Hot and Cold
When someone is frequently lovey-dovey and attentive one moment, but then cold and distant the next, and you never know what you can expect from them; it may be a deliberate effort.
A groomer may use this kind of behavior intentionally to destabilize a target, leave them walking on eggshells all the time, and priming them to revolve all their efforts and energies around constantly placating the groomer.
To be fair, some people may behave inconsistently due to mental illness, or unresolved trauma; and that doesn’t necessarily mean they are an abuser, or have nefarious intentions – even if these people are quite difficult to be around sometimes. But if such behavior is paired with others in this post – especially controlling behaviors, be very wary.
Expecting Constant Availability
When someone expects another to always be around, always pick up the phone the moment they call, always come over/let them drop by at a moment’s notice and doesn’t ever seem to want the other out of their sight for too long; it’s very concerning.
This is, yet again, another exercise in control. A groomer will do this to prime their target to make their life revolve around the groomer, give the groomer their way, and also to isolate the target from others and control the target’s time. The groomer also doesn’t want the target to start having second thoughts, while getting a break from them.
For many targets, this kind of attentiveness and availability can be quite flattering – at first. If the target has a history of people ghosting them, being emotionally unavailable, and being distant; this can seem like a refreshing change.
In fact, in the beginning, the groomer’s behavior can seem flattering and charming, rather than overbearing and controlling. The groomer can be irresistible to a lonely person with an unloved past, such that the target can’t help but quite willingly want to suddenly spend all their time with the groomer.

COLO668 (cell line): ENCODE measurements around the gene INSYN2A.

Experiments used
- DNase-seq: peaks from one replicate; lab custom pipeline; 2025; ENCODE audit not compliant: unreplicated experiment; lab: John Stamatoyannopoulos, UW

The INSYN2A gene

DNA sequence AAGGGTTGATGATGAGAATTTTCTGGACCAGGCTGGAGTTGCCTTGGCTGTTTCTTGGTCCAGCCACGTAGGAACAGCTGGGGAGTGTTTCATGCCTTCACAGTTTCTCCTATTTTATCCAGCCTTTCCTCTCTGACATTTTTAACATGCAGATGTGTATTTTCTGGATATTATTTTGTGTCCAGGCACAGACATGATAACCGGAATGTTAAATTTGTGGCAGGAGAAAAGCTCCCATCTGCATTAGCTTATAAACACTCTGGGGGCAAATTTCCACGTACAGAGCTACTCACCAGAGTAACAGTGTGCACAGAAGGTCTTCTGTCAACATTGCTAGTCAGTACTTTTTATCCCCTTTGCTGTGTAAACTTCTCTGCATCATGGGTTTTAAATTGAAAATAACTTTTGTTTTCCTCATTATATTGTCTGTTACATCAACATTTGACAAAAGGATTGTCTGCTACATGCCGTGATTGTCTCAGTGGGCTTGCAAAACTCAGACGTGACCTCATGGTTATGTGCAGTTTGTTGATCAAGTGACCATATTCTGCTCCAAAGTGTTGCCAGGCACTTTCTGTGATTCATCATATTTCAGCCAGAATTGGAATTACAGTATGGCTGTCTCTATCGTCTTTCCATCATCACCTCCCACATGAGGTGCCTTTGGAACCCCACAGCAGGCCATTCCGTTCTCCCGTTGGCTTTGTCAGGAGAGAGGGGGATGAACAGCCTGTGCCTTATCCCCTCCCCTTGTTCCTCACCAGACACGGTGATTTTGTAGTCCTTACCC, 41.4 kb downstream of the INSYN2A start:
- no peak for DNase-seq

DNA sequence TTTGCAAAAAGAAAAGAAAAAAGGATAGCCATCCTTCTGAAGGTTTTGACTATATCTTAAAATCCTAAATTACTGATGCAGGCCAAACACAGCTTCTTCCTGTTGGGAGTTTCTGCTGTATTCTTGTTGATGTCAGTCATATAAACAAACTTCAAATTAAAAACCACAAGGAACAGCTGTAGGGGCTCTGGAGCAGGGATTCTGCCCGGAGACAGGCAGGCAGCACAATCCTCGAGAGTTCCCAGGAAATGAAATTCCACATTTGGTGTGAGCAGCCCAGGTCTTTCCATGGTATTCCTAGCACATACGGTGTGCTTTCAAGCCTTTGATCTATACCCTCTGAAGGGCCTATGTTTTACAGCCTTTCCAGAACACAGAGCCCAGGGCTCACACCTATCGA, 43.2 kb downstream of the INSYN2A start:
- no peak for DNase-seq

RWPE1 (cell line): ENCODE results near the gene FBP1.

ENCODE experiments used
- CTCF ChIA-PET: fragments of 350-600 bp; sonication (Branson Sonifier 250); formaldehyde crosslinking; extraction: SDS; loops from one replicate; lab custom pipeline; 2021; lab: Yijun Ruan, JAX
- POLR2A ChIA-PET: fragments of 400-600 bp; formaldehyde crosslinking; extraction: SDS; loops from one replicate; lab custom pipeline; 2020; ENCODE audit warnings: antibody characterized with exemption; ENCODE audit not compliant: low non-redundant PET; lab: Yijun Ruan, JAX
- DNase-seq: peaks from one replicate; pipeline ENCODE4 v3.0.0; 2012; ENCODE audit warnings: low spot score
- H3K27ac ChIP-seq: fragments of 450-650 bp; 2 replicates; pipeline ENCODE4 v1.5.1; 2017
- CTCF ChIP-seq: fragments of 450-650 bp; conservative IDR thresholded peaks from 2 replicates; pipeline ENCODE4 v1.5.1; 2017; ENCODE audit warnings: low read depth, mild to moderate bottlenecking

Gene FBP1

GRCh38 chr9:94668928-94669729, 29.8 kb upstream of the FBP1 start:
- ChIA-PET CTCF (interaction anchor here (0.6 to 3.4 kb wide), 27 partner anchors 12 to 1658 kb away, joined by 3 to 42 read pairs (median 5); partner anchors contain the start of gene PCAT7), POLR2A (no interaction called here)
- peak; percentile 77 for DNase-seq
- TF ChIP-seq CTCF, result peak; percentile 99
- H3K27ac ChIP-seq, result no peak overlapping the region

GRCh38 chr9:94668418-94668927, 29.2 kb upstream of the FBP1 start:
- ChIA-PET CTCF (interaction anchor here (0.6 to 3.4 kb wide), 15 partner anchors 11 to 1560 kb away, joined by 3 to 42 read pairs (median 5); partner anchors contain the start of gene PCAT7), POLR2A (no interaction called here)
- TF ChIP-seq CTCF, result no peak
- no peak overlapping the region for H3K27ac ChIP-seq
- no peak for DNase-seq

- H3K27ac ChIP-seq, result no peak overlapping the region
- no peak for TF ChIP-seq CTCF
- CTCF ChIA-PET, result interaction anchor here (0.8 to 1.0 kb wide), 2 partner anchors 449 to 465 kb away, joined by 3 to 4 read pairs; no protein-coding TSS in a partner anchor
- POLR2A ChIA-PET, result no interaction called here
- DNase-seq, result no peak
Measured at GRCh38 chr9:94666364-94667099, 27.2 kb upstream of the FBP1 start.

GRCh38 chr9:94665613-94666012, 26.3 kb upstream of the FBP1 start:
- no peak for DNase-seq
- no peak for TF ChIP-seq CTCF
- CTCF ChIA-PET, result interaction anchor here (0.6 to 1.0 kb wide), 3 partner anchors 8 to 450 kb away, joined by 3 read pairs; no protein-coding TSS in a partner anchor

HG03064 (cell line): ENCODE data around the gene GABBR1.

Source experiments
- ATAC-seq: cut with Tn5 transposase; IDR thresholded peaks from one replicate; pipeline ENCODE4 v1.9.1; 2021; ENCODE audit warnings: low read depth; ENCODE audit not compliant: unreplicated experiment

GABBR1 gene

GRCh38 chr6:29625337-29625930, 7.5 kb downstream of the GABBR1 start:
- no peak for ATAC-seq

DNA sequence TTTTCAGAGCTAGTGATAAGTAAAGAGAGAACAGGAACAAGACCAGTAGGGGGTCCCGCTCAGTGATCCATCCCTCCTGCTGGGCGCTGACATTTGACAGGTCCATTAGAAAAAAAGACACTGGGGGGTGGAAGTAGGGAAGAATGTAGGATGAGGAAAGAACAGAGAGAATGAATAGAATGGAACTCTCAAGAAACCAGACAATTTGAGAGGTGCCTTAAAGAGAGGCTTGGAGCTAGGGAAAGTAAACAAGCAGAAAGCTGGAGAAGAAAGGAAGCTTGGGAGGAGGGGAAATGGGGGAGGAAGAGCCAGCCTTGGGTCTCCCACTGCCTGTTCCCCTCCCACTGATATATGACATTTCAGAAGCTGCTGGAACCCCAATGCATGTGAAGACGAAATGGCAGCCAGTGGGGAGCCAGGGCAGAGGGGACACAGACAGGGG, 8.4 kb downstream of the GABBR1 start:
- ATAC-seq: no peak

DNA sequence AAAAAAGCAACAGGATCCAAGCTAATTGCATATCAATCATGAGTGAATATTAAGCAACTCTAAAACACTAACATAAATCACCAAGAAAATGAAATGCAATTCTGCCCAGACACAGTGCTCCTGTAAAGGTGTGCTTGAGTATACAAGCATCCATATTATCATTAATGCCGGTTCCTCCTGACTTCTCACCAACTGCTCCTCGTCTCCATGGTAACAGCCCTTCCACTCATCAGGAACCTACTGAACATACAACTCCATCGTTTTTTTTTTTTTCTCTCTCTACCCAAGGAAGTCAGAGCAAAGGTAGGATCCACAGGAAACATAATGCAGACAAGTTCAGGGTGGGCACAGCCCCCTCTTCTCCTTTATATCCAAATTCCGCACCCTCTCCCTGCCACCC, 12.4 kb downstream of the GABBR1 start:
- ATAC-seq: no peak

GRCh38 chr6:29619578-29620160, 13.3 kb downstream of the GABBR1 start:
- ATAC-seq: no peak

A really skilled abuser and manipulator charms and attracts their victims initially, rather than scaring them into submission. What stands out about this person, is that they’re just too good to be true. At the same time, some people truly are wonderful. So when in doubt, follow your gut – and, time will tell.
The Groomer Plays the Victim, and Initially Puts the Target on a Pedestal
As I have discussed in several ways before, people who frequently play the victim and hate seeing others happy are all kinds of red flags, and are virtually always toxic people – at least to some degree.
Initially, a groomer might draw in a target by seeming vulnerable and sympathetic – like a diamond in the rough, who’s got a sob story and had some tough breaks; and who just needs the love and care of a special someone to put it all behind them. Right?
And of course, their target could be that special someone – they’ll make them feel so wonderful at first, praise them for giving them a chance, and shush concerns of their loved ones.
But rather than being a genuine expression of gratitude and affection from the groomer, these behaviors are meant to make the target feel emotionally responsible for the groomer. Once the target feels emotionally responsible for the groomer, it’s much easier for the groomer to emotionally control and abuse the target.
Worried that you or a loved one may be in an abusive relationship, but don’t know where to turn? Contact the National Domestic Violence network for further assistance.
Thank you, dear readers, for reading, following, and sharing. Here’s to building up your inner bullshit detector. If you enjoyed this content and want to see more of it, please hit “like” and subscribe, if you have not done so already. xoxo
Check out my other blog, too – Free Range Life, at https://freerangelife.net. It’s about personal finance, freelancing and remote work, current events and political commentary, and traveling and the RV life.